After eight weeks of deadlock, the Italian political machinery suddenly lurched forward. It started Friday with the leadership implosion at the largest force in parliament, the center-left Democratic Party; its head, Pier Luigi Bersani, a former communist, resigned after his own allies had rejected his candidates for President. On Saturday, Parliament reelected President Giorgio Napolitano for an unprecedented second 7-year term. The office was largely ceremonial, but he could dissolve Parliament and call for new elections.
“Cunning coup d’état,” a furious Beppe Grillo called it in an interview. “The political class is fighting for survival,” he said. His anti-establishment 5-Star Movement that had garnered 25.6% of the popular vote in February has refused to form a coalition with either of the two major groups – and brought the political machinery to a clattering halt.
“Those wanting to prevent change are willing to do anything,” he griped on his blog. “They are desperate. Four people, Napolitano, Bersani, Berlusconi, and Monti, met in a living room and decided to keep Napolitano at the Quirinal….”
They’d ganged up on him. Yet, he was confident that his movement could bring down the corrupt political machinery. “We don’t sabotage anything,” he told the Bild. “The parties sabotage themselves.” In September or October, the government would “run out of money” and would have difficulties paying pensions and wages. The system would crash. “We’re experiencing a historic fracture: the established parties are in the process of disappearing,” he said. “It’s the birth of new movements like mine that come from below.”
On Wednesday, the machinery lurched forward again; Napolitano nominated a prime minister: Enrico Letta, deputy head of the Democratic Party (PD). He is also tied to Silvio Berlusconi’s People of Freedom Party (PdL) through his uncle, Gianni Letta, who has been Berlusconi’s chief-of-staff for 10 years.
Letta was “the only possible solution,” Napolitano explained. He’d be the only guy who could rally “a broad convergence of the political forces that can assure a majority in both houses.” Outgoing Prime Minister Mario Monti was on board. Letta would “be able to consolidate Italy’s international credibility,” he said.
Letta announced that he’d meet with the political leaders – not including Grillo – to discuss the “fragile and unprecedented” situation. Once he’s confident that he has the backing to form a government, he’ll accept the nomination and present the ministers for his cabinet. A vote of confidence in both houses of Parliament will seal the deal. His goal was to build support for the political class that he said “has lost all credibility.”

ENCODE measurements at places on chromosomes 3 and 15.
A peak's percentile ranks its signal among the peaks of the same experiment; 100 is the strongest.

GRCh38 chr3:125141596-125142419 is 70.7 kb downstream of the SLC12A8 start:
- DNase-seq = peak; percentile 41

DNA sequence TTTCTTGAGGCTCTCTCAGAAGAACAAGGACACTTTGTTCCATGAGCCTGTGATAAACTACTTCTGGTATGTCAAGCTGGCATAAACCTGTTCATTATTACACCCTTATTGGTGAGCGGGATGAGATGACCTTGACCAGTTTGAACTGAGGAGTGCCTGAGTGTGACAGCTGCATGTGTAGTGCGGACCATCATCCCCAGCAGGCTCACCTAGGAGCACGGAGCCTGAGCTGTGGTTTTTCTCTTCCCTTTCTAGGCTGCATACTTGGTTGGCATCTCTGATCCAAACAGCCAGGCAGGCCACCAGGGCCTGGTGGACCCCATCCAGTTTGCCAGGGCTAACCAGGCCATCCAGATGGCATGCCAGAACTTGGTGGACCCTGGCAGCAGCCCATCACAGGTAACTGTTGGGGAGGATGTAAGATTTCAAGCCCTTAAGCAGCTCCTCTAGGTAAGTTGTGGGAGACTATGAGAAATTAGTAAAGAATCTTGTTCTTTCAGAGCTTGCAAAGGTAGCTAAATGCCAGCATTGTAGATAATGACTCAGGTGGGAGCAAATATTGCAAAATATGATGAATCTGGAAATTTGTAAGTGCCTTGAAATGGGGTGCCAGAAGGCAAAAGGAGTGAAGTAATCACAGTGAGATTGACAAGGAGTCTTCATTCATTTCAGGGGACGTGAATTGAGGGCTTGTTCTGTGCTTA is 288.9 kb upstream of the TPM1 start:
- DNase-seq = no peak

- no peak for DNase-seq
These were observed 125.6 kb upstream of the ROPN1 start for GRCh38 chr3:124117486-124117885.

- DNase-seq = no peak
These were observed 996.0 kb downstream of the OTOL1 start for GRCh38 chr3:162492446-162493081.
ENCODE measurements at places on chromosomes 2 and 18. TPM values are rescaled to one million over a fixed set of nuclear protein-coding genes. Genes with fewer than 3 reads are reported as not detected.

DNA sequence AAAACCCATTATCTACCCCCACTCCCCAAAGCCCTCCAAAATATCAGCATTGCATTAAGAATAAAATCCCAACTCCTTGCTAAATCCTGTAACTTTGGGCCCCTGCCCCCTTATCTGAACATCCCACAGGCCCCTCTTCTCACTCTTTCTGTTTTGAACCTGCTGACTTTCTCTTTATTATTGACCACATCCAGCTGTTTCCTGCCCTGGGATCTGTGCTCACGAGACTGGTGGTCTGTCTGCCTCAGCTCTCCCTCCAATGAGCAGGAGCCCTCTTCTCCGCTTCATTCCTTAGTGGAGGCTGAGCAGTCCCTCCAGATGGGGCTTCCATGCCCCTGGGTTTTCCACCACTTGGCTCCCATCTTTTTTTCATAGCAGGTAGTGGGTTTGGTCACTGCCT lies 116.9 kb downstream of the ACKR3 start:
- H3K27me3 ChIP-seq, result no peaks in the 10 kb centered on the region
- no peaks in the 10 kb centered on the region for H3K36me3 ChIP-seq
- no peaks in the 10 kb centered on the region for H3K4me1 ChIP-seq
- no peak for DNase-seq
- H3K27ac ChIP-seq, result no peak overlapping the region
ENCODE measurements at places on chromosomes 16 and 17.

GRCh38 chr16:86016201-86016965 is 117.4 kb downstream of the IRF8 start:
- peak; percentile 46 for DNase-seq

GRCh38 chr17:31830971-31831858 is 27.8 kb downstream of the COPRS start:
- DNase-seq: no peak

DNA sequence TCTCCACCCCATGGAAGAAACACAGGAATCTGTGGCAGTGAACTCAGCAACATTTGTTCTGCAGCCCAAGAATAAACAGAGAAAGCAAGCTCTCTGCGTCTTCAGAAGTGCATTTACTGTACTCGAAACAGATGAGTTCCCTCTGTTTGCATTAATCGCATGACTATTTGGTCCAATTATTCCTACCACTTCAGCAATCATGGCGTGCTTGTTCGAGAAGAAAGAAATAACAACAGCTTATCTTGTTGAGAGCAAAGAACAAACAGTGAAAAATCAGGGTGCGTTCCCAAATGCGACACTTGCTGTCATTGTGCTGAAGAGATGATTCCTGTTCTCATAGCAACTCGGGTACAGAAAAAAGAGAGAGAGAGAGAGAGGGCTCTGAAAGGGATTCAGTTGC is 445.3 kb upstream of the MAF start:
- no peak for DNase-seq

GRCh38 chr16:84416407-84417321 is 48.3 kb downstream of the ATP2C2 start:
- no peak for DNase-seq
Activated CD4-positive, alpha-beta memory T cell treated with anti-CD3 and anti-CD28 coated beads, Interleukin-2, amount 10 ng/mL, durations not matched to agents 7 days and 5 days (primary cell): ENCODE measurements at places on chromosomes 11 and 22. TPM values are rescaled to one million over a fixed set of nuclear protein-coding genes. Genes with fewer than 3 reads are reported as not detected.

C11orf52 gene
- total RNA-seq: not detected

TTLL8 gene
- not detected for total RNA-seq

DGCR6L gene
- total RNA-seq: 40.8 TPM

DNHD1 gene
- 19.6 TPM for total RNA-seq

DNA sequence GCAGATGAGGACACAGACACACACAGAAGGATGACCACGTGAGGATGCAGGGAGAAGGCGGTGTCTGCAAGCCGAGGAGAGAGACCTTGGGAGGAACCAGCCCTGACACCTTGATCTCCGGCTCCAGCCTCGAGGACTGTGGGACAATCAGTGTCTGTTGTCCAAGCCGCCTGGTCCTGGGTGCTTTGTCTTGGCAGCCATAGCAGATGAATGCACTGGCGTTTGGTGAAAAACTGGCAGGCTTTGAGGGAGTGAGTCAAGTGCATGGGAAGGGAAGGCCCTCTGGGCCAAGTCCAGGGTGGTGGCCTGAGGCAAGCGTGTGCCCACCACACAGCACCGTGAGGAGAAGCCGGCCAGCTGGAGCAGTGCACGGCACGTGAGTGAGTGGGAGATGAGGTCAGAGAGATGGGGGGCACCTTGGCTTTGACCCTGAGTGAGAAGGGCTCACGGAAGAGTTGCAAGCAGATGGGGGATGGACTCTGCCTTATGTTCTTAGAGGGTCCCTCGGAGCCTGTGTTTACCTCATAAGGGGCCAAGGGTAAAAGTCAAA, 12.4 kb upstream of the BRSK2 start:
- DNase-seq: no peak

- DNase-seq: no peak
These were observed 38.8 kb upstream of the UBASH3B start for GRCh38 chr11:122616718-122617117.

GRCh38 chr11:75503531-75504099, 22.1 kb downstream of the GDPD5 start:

Grillo, as he was watching his movement getting run over by the political machinery, lashed out on his blog: “In Rome, they are sharing the spoils and the armchairs of the Second Republic. Meanwhile, the economy can’t wait. Every minute, a company shuts down. By this fall, we could get to the point of no return.” One of his top priorities was the plight of small and medium-size enterprises (SME) – the core of Italy’s industry.
The entire fabric of the environment for SMEs is disintegrating like a massive spider web whose silken threads are breaking one by one until it’s completely destroyed. Without this network of businesses, Italy is finished. That’s what supports public finances…. They are asking us to help them survive.
He blamed austerity policies that have jacked up taxes on individuals, companies, and consumption. “A suicidal position that is transforming the country into a desert.” Objective of these policies: “maintain the current privileges… and elevate banks and finance to the top of the pyramid, instead of production.”
His solutions: First, abolition of the “absurd tax on employment,” where “the more people a business hires and the more it borrows in order to grow, the more it is taxed.” Second, a change in when businesses have to pay the value-added tax. And third, “the immediate payment of about €120 billion” that the government and public entities owe the private sector.
The government’s refusal to pay suppliers violates EU rules. But the EU has soft-pedaled it; payment of arrears would not only force Italy to sell a truckload of bonds when there might not be a lot of demand, but it would also raise the official deficit beyond the 3% of GDP allowed under the Maastricht Treaty. Thanks to cash accounting for government spending, Italy has achieved its austerity goals by not paying it suppliers. And it’s strangling them.
Grillo proposed to limit the payment delay to 60 days. Beyond that, the government would have to pay interest on the balance at a punitive rate, plus other “documented costs” caused by the excess delay. All three measures, Grillo wrote, would need to be approved by Parliament as soon as possible. “There’s no time left,” he pleaded.
But Italy’s political machinery kept lurching forward. Italian stocks rallied. Yields on government bonds plunged. Because what large international investors like is a political machinery, no matter how corrupt or inept, that keeps lurching forward – even if those who propose reasonable measures to resuscitate the core of the economy get run over.
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